MARY REICHARD, HOST: Today is Wednesday, March 21st. Good morning! This is The World and Everything in It from member-supported WORLD Radio. I’m Mary Reichard.
KENT COVINGTON, HOST: And I’m Kent Covington. Sometimes, what we humans perceive through our senses can trick us. Here with some thoughts on that is WORLD Radio’s Janie Cheaney.
JANIE CHEANEY, COMMENTATOR: Close your eyes and count to three. Then open them and focus on one stationary object.
Where’s the light coming from? Where are the shadows? What is the object’s depth—could you calculate it in inches or feet?
Finally: What color is it?
These appear to be questions about perception, but really they’re questions about philosophy. One of the very first philosophical problems is, if we perceive the world around us through our senses, can our senses be trusted?
The “Problem of Color” has plagued both scientists and philosophers for centuries—or that’s what Mazviita Chirimuuta says, in an online article called “The Reality of Color Is Perception.” The title seems obvious at first: Why, sure. Light reaches our eyes in wavelengths and the brain perceives those frequencies as color.
But does that mean there really is no such thing as “color”?
Scientific theories tend toward one of two options, the subjective or the objective. That is, color is either a brain phenomenon or it’s a light phenomenon. Or could it be both? That’s a third view, called the “relationist” theory.
Ms. Chirmuuta likes that idea: She writes, “Indeed, I argue, colors are not properties of minds, objects, or lights, but of perceptual processes—interactions that involve all three terms.” In that way, color perception is the same kind of phenomenon as consciousness itself. Quote, “[C]onsciousness is not confined to the brain but is somehow ‘in between’ the mind and our ordinary physical surroundings, and must be understood in terms of activities.”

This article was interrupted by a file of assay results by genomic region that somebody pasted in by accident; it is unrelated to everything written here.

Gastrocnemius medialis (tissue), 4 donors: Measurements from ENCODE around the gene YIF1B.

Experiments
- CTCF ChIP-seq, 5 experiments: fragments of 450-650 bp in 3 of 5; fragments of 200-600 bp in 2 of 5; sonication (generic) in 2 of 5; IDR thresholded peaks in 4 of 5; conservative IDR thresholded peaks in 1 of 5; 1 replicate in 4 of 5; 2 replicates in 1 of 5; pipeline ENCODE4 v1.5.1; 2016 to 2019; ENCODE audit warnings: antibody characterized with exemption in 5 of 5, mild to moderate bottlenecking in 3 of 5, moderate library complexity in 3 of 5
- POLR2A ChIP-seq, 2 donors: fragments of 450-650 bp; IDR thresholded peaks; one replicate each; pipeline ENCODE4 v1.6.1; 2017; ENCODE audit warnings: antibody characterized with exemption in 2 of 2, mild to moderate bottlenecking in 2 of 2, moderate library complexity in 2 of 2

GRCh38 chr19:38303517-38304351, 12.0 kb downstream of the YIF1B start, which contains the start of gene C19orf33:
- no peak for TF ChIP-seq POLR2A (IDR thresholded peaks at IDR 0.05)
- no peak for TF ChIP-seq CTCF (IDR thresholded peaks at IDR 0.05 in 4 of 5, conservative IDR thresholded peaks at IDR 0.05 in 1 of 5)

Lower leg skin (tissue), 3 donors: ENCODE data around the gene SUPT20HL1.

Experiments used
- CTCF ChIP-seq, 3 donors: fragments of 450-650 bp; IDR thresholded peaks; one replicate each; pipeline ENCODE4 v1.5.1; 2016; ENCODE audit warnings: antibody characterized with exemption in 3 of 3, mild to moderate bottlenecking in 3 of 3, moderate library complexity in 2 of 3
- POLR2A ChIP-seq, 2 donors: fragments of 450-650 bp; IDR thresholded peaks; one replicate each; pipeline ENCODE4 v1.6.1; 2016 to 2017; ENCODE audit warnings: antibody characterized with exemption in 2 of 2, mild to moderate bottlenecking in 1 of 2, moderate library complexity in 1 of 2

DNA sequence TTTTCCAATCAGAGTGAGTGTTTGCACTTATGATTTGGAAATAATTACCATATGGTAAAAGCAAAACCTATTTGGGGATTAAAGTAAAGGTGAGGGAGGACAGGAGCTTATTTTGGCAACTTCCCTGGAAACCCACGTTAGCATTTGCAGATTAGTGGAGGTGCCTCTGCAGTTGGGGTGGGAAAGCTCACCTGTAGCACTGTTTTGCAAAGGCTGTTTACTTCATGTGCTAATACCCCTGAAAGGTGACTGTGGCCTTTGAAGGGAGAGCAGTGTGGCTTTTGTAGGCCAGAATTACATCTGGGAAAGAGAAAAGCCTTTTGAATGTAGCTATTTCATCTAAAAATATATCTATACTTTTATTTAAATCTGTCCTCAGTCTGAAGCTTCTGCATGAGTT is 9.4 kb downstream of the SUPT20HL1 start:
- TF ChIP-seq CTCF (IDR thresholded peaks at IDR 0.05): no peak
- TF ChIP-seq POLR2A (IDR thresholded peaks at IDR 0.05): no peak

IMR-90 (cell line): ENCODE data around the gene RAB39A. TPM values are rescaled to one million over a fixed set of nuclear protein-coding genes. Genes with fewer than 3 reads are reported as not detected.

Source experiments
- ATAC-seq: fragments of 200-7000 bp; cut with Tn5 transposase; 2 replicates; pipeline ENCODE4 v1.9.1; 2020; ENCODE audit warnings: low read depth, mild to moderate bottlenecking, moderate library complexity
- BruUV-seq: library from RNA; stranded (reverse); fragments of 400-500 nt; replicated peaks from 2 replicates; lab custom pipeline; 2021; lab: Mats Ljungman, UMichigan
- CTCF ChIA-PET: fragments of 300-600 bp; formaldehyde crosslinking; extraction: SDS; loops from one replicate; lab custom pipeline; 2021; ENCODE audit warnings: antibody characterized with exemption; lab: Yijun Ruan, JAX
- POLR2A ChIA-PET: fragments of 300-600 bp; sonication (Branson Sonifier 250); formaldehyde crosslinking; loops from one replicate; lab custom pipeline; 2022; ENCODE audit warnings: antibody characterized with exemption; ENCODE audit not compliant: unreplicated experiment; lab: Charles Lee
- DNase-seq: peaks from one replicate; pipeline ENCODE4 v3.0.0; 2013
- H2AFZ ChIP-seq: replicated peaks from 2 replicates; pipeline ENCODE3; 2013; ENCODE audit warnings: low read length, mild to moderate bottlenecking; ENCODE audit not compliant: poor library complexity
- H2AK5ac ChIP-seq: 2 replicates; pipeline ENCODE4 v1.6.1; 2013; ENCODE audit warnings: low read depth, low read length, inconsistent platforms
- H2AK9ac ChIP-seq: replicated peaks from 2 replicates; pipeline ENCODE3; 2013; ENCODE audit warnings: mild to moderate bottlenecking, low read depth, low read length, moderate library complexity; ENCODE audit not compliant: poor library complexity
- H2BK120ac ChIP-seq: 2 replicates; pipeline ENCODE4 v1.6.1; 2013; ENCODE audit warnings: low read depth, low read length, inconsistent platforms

Let’s say then that color is mind, object, and light. Three perspectives, one phenomenon that we associate with lilacs, sunsets, oceans, autumn.
Consciousness is mind, world, interpretation. Three perspectives, one process. St. Augustine, without the benefit of an electroscope, explained vision as eye, brain, correlation. Three perspectives, one function that most of us take for granted.
Object, word, meaning. Frequency, ear, music. Father, Son, Spirit—is anyone seeing a pattern here? Maybe I’m just being philosophical, but once you’ve adopted a Trinitarian Creator you see Him echoed everywhere.
In the comments section below the article, one snarky responder calls out “the arrogance of philosophers who don’t know their place as they are just pseudo scientists filling the valleys and cracks of ignorance.” As for that plaguey problem of consciousness, quote, “all philosophy has to offer there is confusion which will try to persist after inquisitive scientists have solved that puzzle too.”
Might be a long wait.
For WORLD Radio, I’m Janie B. Cheaney.
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